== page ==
Renée Shellhaas, MD, MS, on Managing Pediatric Epilepsy Emergencies

In 2015, 3 million adults and 470,000 children in the United States had active epilepsy, according to data from the Centers for Disease Control and Prevention (CDC). More-recent research has deepened our understanding and management of pediatric epilepsy emergencies.

To answer our questions about managing neonatal seizures in the hospital, Neurology Consultant reached out to Renée A. Shellhaas, MD, MS, who is a clinical professor in the Department of Pediatrics, Division of Pediatric Neurology, at the CS Mott Children’s Hospital and the University of Michigan in Ann Arbor, Michigan. She is also part of the Pediatric Epilepsy Research Consortium, the Neonatal Seizure Registry, and the Pediatric Epilepsy Learning Healthcare System.

She will also be speaking about this topic at the American Epilepsy Society (AES) 2019 Annual Meeting.

NEURO CON: What evidence-based management techniques are recommended for neonatal seizures?

Renee Shellhaas: Neonatal seizures typically are quite focal. Unless seizures originate in, or migrate to, the motor cortex, the infant will not show motor manifestations of a seizure. Also, a newborn will not alert a caregiver to a sensory phenomenon related to a seizure. It should, therefore, not be surprising that the vast majority of neonatal seizures have no outward manifestations. Thus, the only accurate way we have to diagnosis and quantify neonatal seizures is electroencephalography (EEG). The American Clinical Neurophysiology Society guideline1 suggests that EEG monitoring be considered for encephalopathic neonates who have known or suspected acute brain injury. This type of intense monitoring also needs to be coupled with local practice pathways to ensure that seizures are detected and treated promptly, and that their underlying causes are efficiently investigated and treated.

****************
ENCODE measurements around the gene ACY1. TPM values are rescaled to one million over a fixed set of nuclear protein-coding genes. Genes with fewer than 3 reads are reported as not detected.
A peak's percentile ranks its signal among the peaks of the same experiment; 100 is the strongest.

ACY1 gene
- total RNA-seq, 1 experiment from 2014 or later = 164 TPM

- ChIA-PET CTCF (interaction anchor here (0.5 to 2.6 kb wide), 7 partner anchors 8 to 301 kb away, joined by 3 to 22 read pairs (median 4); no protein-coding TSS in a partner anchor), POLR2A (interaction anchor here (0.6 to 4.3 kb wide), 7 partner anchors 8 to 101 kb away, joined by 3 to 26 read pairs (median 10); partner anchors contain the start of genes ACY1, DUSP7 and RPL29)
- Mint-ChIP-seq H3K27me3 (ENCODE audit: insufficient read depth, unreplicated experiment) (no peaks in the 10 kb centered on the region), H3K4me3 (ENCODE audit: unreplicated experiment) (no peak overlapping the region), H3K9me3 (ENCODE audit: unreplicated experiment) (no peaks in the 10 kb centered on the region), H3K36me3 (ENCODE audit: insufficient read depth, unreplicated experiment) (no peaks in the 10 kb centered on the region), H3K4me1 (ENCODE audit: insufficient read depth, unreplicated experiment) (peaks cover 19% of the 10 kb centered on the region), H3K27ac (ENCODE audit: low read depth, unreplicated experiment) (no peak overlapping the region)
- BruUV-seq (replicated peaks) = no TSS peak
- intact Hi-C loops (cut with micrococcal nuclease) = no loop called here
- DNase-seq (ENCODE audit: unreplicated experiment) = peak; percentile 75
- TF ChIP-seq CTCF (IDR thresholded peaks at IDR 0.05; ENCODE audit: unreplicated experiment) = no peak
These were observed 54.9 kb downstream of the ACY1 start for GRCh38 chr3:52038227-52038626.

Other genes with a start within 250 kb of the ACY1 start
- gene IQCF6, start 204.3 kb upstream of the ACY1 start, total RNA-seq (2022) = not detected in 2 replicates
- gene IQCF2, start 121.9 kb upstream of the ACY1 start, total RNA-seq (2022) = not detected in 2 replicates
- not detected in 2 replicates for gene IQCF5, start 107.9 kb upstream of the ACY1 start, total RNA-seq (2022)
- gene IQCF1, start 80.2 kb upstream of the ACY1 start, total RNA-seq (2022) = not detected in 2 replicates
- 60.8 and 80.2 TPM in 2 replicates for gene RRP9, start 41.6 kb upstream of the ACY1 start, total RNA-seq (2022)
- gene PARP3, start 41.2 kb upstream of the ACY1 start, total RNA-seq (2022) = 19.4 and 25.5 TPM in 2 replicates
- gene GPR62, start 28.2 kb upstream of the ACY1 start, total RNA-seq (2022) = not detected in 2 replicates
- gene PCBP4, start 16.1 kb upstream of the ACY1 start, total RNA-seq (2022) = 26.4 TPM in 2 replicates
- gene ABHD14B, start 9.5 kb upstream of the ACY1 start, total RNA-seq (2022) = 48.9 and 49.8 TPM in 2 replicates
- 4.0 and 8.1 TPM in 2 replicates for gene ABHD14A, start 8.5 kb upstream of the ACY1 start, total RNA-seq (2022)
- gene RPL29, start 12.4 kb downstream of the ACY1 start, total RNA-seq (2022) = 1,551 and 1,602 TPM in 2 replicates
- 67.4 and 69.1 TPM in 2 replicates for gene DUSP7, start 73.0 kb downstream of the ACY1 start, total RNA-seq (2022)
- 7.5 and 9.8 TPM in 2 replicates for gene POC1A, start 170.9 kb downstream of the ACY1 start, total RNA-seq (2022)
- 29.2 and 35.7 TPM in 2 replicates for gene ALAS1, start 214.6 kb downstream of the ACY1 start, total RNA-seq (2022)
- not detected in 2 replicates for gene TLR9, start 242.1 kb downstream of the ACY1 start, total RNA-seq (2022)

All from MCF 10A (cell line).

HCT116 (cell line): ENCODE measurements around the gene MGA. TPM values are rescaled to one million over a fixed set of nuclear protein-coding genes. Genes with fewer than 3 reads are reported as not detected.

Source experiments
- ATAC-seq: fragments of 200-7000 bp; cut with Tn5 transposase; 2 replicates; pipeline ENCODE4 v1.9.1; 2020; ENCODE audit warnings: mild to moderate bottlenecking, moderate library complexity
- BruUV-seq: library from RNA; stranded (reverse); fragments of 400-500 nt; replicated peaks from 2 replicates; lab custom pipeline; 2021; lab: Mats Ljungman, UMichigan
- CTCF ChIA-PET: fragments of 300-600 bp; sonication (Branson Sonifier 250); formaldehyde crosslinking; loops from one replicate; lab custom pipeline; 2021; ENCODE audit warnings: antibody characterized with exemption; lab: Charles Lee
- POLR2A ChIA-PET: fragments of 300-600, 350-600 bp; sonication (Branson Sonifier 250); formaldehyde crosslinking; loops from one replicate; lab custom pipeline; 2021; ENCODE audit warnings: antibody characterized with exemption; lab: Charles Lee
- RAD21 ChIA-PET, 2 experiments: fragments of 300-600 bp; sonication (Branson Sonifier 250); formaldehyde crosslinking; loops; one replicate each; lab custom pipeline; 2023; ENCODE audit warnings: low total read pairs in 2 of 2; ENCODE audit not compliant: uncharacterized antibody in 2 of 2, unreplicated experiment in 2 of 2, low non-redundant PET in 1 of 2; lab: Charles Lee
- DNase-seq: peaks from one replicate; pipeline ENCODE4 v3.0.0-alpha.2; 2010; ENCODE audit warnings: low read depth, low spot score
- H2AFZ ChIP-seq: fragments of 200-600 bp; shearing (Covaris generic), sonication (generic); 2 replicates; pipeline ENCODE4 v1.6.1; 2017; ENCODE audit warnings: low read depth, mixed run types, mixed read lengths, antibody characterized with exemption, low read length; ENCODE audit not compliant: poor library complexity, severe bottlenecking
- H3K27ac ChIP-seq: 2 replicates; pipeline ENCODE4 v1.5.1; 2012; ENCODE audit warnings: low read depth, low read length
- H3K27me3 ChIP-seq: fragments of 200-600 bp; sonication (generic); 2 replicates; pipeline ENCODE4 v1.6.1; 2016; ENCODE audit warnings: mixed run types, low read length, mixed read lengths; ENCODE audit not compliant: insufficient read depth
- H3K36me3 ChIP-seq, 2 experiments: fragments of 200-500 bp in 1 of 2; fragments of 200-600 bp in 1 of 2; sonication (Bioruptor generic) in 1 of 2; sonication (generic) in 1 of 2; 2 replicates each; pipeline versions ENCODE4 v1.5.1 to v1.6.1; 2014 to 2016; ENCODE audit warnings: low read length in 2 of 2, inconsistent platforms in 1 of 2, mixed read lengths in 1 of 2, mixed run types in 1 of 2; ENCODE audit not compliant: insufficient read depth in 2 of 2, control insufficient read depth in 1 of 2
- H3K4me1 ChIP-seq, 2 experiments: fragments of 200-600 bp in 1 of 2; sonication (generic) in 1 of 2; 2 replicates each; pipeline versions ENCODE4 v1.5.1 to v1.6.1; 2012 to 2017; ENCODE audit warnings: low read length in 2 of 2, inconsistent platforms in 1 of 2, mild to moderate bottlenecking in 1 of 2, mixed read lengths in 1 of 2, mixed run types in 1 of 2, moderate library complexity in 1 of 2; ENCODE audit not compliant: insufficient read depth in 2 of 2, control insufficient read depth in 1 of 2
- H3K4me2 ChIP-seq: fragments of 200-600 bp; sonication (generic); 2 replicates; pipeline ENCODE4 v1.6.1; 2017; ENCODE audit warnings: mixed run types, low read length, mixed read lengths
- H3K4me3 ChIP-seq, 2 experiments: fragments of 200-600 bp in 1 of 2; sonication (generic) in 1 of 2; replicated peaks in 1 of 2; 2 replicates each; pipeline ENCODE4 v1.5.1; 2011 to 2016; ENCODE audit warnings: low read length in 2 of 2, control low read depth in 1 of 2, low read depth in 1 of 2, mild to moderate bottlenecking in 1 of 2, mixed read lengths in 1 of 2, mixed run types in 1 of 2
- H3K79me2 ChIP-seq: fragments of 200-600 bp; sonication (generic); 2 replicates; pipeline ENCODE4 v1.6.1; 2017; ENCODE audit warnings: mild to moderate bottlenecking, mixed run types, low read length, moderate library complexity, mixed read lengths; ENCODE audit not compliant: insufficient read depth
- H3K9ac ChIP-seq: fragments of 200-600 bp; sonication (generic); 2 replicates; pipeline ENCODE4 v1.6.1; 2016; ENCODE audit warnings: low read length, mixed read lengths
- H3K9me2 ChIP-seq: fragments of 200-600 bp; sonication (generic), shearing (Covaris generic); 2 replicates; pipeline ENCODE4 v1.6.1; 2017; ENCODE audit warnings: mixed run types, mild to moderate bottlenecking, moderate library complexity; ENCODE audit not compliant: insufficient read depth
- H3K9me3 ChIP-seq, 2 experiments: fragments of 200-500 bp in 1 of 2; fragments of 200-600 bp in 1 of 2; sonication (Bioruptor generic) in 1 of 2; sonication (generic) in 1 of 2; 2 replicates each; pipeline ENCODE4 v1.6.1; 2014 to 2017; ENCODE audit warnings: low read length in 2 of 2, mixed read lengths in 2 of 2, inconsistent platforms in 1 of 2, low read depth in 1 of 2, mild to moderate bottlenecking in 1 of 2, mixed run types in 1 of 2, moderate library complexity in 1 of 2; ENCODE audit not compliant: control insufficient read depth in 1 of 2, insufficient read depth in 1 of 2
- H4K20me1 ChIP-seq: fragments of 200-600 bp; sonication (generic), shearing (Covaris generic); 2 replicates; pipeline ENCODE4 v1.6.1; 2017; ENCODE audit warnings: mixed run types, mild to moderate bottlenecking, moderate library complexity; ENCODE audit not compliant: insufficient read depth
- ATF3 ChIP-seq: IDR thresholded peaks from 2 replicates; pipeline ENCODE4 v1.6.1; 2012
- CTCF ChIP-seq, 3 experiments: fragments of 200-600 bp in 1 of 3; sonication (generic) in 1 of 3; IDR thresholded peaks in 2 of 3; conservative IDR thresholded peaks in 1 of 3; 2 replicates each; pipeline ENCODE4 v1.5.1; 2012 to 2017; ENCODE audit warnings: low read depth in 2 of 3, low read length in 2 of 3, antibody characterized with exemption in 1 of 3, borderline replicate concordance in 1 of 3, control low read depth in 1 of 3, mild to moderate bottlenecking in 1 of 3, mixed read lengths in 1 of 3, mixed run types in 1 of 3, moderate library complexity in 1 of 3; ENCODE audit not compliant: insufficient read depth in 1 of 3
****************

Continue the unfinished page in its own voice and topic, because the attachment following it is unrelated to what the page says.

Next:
Evidence-based treatment of acute symptomatic neonatal seizures has not changed significantly for more than 20 years: phenobarbital remains the standard first-line treatment. There was a trend toward use of levetiracetam as a first-line therapy; however, the NEOLEV2 trial2 (presented at AES 2018) demonstrated clearly that phenobarbital is more effective than levetiracetam for controlling acute symptomatic seizures (80% vs 28%, p <0.001). However, emerging evidence suggests certain neonatal-onset genetic epilepsies may respond particularly well to carbamazepine/oxcarbazepine.

NEURO CON: What is the role of an interdisciplinary team in emergency seizure management? Who needs to be involved?

RS: Neonatal neurocritical care is a team sport! Every center needs to identify its own key partners. Generally, these include neonatologists (and often advanced practice nurses), neurologists, bedside nurses, pharmacists, EEG technologists, social workers, and a neurodevelopmental follow-up team. Others may be involved as well, such as residents, and fellows, and clinicians from the emergency department, inpatient pediatrics, and other intensive care units. Importantly, parents are key to the treatment team and ought to be consulted as local care pathways are developed and implemented.

NEURO CON: What are your tips for others working in hospitals for ensuring patient safety regarding neonatal seizures?

RS: It is critical to identify local stakeholders who are invested in reviewing the relevant literature, assessing the current local state of practice, developing local practice pathways/guidelines, and disseminating, implementing, and updating those pathways/guidelines as new information emerges. An emphasis on quality improvement with a focus on multidisciplinary teamwork is crucial.


  1. Shellhaas RA, Chang T, Tsuchida T, et al. The American Clinical Neurophysiology Society’s guideline on continuous electroencephalography monitoring in neonates. J Clin Neurophysiol. 2011;28(6):611-617.
  2. Efficacy of Intravenous Levetiracetam in Neonatal Seizures (NEOLEV2). Accessed November 25, 2019. Identifier: NCT01720667.